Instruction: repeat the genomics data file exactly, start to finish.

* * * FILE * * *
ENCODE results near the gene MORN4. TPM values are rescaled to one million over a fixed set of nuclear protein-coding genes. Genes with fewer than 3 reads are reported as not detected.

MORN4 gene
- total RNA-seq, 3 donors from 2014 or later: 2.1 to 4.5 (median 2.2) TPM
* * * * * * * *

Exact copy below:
ENCODE results near the gene MORN4. TPM values are rescaled to one million over a fixed set of nuclear protein-coding genes. Genes with fewer than 3 reads are reported as not detected.

MORN4 gene
- total RNA-seq, 3 donors from 2014 or later: 2.1 to 4.5 (median 2.2) TPM